You Better Hope You Get Clothes for Christmas or the Icelandic Yule Cat Might Eat You

The legend of the Christmas cat may have started as a way to get farmers to be more productive prior to the holiday.


Every country has its own Christmas traditions – and every family within each country may have their own as well. In Iceland, there’s the tradition of giving at least one piece of clothing as a gift. Not a bad tradition, right? The tradition, however, stems from the legend of the Jólakötturinn, or Yule Cat. The idea of a Christmas cat sounds cute and sweet; who wouldn’t want a cat at Christmastime?

Anyone who doesn’t get clothes for Christmas; that’s who. The Yule Cat really hates it when you don’t get clothes for Christmas… I mean, no new clothes means the Yule Cat will eat you. Really. He’ll gobble you up for Christmas dinner.

Even though the origins of the Yule Cat are unknown, the Natural Museum of Iceland states that the “Yule Cat will eat those who do not receive any new clothing for Christmas… Even to this day, many people consider receiving new clothing for Christmas to be of extreme importance. It is common for people to dress in new clothing from head to toe on Christmas Eve. Some sources suggest that female farm workers in the old days worked extremely hard to produce one item of clothing after another during Advent, all in an effort to save the farm folk from the claws of the Yule Cat. It is likely that the Yule Cat myth was originally designed to urge farm workers to perform well prior to Christmas and to finish their tasks. As a reward they would receive a new item of clothing from their masters. Those who did not complete their tasks, however, received no gift from their master, thus ‘ending up in the Yule Cat.’ In other words, the Yule Cat helped combat laziness and inertia.” For those who couldn’t afford new clothes, the legend of the Yule Cat also promoted generosity, inspiring those with the means to do so to give new clothes to those less fortunate.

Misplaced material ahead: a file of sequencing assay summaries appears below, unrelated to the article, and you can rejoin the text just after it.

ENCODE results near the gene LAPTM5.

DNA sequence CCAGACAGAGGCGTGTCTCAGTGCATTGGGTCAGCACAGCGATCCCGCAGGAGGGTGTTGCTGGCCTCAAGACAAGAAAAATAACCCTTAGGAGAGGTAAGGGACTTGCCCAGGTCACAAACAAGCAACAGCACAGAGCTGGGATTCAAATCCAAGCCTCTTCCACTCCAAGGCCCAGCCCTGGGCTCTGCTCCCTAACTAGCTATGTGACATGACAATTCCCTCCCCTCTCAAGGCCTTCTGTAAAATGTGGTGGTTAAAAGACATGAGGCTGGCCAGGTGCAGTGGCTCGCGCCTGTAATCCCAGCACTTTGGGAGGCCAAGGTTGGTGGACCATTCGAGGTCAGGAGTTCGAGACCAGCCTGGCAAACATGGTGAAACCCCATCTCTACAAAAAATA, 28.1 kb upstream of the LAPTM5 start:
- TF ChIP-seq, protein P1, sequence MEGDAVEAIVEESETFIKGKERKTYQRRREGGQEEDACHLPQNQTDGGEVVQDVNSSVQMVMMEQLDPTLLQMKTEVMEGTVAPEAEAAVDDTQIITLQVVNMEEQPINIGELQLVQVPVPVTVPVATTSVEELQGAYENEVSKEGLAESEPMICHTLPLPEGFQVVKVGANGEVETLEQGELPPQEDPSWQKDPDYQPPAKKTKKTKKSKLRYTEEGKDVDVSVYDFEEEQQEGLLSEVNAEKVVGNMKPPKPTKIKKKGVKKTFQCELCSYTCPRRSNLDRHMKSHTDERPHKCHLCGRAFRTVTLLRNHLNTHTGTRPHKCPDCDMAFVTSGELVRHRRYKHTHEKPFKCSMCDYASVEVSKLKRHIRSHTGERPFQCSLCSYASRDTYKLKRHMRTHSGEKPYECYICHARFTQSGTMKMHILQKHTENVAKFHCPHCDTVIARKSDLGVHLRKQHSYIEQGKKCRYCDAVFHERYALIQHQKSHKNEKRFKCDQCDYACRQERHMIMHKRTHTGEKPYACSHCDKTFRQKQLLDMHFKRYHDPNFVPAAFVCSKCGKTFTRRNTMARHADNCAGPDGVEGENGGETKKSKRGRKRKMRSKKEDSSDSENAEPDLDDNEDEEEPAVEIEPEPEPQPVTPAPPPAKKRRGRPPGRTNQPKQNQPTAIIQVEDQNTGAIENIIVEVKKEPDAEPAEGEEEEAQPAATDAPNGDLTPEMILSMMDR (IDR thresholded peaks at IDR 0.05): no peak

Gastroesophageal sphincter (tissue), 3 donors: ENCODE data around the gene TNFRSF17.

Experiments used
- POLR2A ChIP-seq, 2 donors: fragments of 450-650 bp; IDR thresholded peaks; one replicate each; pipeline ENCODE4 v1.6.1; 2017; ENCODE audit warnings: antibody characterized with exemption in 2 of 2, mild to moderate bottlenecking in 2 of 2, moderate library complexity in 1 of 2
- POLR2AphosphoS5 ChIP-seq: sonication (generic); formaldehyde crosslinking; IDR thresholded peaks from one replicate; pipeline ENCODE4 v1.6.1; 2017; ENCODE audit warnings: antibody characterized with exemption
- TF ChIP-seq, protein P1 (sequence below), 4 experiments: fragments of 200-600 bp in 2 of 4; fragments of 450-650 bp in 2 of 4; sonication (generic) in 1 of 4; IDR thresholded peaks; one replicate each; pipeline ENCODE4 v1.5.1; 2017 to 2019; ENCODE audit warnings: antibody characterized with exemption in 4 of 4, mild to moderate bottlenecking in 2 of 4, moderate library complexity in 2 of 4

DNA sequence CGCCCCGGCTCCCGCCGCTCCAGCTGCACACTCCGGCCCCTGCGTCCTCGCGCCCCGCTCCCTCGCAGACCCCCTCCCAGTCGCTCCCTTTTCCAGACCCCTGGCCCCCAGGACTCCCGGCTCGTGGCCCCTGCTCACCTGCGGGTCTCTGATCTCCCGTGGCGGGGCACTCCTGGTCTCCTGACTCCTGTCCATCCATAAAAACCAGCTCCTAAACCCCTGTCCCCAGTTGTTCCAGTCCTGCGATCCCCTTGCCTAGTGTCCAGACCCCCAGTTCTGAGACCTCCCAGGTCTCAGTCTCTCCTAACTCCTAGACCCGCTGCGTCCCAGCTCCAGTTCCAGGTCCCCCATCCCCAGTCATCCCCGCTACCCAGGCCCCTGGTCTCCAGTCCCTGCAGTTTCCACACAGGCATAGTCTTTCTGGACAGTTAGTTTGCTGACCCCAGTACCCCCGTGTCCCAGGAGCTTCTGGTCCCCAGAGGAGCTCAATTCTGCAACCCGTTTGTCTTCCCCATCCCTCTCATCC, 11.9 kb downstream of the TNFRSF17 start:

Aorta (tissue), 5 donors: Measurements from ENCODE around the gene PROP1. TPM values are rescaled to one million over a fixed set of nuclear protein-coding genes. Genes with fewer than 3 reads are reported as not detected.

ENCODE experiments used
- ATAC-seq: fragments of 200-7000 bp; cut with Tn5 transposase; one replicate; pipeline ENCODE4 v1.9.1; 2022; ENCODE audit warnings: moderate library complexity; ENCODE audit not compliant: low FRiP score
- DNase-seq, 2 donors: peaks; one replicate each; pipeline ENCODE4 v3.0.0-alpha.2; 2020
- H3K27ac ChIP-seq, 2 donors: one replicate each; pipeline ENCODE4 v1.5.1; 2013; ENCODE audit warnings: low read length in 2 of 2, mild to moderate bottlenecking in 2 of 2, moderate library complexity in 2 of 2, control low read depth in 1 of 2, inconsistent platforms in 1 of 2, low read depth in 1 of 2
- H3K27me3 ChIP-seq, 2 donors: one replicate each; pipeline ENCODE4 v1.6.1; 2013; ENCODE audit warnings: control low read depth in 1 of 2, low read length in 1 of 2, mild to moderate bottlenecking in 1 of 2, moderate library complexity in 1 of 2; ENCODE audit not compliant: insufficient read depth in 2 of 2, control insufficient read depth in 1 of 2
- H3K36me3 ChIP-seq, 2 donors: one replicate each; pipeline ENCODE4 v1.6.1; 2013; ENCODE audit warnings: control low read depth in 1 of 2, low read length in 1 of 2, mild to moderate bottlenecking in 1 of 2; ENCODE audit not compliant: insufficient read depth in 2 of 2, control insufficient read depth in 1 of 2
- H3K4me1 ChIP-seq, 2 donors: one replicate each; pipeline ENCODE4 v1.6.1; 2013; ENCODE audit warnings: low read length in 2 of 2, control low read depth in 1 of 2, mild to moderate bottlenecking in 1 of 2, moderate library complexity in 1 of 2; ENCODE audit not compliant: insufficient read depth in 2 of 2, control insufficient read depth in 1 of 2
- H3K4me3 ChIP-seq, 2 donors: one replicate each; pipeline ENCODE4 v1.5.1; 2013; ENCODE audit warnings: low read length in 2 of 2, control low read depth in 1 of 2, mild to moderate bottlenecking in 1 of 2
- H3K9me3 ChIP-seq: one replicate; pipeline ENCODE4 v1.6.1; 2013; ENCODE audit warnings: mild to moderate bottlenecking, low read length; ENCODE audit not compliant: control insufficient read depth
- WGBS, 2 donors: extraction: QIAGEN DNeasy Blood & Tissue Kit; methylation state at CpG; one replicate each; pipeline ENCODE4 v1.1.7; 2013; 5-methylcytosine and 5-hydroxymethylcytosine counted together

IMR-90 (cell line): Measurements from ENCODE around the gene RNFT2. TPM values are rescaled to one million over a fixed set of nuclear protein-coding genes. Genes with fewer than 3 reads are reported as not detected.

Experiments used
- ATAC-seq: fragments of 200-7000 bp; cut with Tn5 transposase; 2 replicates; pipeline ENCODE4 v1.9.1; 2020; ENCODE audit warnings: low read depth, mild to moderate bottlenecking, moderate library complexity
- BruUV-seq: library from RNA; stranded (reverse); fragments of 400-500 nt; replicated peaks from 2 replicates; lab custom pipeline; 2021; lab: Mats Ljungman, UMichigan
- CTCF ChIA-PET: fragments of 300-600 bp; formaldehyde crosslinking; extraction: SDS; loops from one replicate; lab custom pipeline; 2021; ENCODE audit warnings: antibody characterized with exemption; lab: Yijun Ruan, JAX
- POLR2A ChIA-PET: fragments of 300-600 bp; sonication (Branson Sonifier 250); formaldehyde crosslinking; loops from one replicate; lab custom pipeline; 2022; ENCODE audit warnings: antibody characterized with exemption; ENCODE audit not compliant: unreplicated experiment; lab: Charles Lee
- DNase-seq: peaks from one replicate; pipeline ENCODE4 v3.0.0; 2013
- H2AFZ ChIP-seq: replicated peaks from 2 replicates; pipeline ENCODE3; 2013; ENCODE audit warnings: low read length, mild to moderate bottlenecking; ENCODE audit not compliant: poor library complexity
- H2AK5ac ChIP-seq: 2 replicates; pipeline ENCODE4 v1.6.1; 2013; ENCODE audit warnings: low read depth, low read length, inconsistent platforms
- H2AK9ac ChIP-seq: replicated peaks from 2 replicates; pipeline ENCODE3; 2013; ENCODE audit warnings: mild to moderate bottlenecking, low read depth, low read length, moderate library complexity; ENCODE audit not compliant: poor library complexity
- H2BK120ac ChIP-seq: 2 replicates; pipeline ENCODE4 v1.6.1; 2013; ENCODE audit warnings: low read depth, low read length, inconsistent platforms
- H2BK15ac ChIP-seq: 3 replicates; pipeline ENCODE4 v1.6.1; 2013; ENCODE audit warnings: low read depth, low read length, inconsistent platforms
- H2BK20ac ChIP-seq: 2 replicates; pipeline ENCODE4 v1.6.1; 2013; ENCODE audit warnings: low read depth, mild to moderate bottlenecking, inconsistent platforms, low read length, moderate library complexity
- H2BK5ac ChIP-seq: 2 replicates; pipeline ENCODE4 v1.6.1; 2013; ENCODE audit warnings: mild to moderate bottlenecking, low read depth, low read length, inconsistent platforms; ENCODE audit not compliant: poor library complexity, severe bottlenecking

Don’t believe me? There’s a song about him:

Hmm, I wonder how many parents use this story to get kids to do their chores in the weeks leading up to Christmas? Or perhaps it’s a story to tell to those who complain about getting new clothes instead of a cool new toy. Thankfully clothes are on my wish list this year.


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